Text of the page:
Real Photo Postcard Survey

Real Photo Postcard Survey Project, July 2010.

“Real Photo Postcard Survey Project” installation view, Portrait Society Gallery, Milwaukee, Wisconsin, July 2010

Real Photo Postcard Survey (2008-2012)

Deliberately posed postcard format studio portraits encapsulate an ephemeral performance of self. More than 200 people have made the journey to our studio i downtown Manitowoc, Wisconsin, to stand on the black tape line.

View images on Flickr

Visit project blog on Blogspot

View Portrait Society Opening 7.23.2010 video on YouTube

Read The Online Photographer 9.11.2010 review by Mike Johnston



Essay by J. Shimon & J. Lindemann (2012)

We started the postcard portrait project in July 2008 by photographing random visitors to our downtown Manitowoc studio. The people who visited were most often students or other artists passing through the area and usually clad in t-shirts and jeans, which gave the portraits a casual off-the street quality.

With each portrait, we tested lighting, film, optics, shutters, film holder construction, developers or printing methods. We’d expose only 2 sheets of film with the results being uncertain on every level. At first we used a decommissioned New York Police Department view camera with vintage wooden postcard format film holders purchased on eBay.

Eventually we mailed people their palladium postcard portrait if it turned out. With the nomadic quality of life we often had an email address but not a mailing address. We liked the idea of the postcard print migrating to the person’s specific geographic location after being stamped, imprinted, manipulated and scuffed by postal machines. The USPS counter person at the Manitowoc post office told us each piece of mail passes through up to 60 machine operations. Each postcard is delivered by an unknown postal-worker. Their ultimate destiny is uncertain. Mail Art in a time when the mail itself seems like a doomed information delivery system.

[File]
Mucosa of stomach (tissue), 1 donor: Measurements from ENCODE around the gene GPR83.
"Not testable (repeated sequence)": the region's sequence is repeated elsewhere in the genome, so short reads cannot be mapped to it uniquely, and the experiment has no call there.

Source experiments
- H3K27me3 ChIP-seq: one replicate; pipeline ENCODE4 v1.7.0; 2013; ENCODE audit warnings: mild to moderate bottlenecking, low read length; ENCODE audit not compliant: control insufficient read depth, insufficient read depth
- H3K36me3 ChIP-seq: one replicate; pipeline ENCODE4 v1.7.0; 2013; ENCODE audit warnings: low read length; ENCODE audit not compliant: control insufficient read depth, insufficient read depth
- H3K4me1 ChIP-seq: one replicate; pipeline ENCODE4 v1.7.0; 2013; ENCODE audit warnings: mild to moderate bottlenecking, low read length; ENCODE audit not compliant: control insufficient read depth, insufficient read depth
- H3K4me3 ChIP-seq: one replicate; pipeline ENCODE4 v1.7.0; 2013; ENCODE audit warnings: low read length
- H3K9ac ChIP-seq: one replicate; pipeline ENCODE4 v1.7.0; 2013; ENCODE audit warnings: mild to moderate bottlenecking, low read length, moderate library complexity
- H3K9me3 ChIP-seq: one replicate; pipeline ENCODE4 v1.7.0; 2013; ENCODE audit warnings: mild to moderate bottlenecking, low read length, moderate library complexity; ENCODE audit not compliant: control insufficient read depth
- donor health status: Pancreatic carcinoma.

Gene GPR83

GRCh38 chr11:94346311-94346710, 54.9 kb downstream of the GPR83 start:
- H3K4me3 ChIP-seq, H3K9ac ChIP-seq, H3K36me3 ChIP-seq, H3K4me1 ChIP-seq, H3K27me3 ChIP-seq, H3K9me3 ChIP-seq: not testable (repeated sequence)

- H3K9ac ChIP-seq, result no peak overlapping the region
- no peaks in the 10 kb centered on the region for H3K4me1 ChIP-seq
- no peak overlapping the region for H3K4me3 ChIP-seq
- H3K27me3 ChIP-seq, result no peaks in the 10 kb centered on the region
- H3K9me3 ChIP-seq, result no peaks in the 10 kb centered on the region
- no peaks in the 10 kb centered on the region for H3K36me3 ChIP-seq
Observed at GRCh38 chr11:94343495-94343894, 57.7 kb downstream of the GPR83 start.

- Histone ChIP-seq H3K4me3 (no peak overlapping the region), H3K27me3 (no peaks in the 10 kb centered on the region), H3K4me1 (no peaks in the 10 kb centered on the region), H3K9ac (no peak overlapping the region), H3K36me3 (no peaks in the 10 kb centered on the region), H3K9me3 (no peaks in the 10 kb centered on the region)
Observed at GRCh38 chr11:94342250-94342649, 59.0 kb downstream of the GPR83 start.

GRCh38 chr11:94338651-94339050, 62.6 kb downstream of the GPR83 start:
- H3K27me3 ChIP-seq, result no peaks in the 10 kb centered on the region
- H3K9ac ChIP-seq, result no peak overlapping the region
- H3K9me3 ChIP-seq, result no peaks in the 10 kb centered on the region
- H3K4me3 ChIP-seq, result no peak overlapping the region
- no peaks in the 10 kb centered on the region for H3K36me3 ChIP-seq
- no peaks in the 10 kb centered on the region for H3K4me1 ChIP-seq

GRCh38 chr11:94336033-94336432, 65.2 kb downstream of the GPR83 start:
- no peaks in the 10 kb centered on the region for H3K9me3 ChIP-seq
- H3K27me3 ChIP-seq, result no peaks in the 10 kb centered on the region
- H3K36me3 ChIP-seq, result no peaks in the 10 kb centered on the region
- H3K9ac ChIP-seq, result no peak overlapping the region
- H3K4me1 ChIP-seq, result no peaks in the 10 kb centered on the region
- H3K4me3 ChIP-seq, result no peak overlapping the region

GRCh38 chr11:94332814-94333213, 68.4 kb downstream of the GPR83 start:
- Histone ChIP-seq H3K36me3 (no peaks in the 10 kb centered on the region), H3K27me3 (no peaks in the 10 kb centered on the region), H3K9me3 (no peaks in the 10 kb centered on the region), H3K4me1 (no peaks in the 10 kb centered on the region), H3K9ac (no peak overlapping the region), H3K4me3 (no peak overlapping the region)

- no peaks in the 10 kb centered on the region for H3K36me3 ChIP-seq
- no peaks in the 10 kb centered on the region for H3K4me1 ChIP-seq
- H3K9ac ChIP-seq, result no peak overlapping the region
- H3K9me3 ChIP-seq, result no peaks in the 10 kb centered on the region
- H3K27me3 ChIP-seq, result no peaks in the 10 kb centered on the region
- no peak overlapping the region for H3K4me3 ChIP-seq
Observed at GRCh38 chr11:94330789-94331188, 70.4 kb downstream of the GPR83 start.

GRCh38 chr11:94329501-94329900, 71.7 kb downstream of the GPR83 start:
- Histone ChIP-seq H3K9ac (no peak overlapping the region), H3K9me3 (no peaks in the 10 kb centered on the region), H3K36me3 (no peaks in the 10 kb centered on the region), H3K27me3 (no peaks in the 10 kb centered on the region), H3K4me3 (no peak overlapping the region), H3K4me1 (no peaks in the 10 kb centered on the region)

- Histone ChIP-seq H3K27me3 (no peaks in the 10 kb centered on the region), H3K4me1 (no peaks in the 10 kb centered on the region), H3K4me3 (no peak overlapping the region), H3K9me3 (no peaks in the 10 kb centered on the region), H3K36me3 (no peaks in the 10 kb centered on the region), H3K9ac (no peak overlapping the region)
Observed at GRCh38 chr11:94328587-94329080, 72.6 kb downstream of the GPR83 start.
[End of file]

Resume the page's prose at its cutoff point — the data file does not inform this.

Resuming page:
The project pays homage to the “real photo postcard” – a way for isolated people in small Midwest towns to show-and-tell something about their existence to family and friends in far-away places a century ago via the mail. Mail was delivered several times a day and a postcard was an easy way to dispatch a message within the city, to the next town or across the country.

The telephone was just getting started. Thus the post office provided the earliest and most accessible “efficient communication network” bringing information quick-and-easy to rural areas. Real photo postcards were cheaper versions of the cabinet card portrait usually mounted on a highly decorated rigid paperboard material. The postcard provided a brief line of news and a photograph, a format that continues to this day in the guise of FaceBook and the culture of sharing mania now part of everyday life. A photograph on the frontside with a personalized, handwritten message on the backside could be mailed for a penny. Postcards traversed space and time more efficiently than any other communication technology of the period. We stood beside our camera accepting the eventuality that we too, like the 100 year old nameless people in photo postcards and their photographers, shall pass into anonymity…


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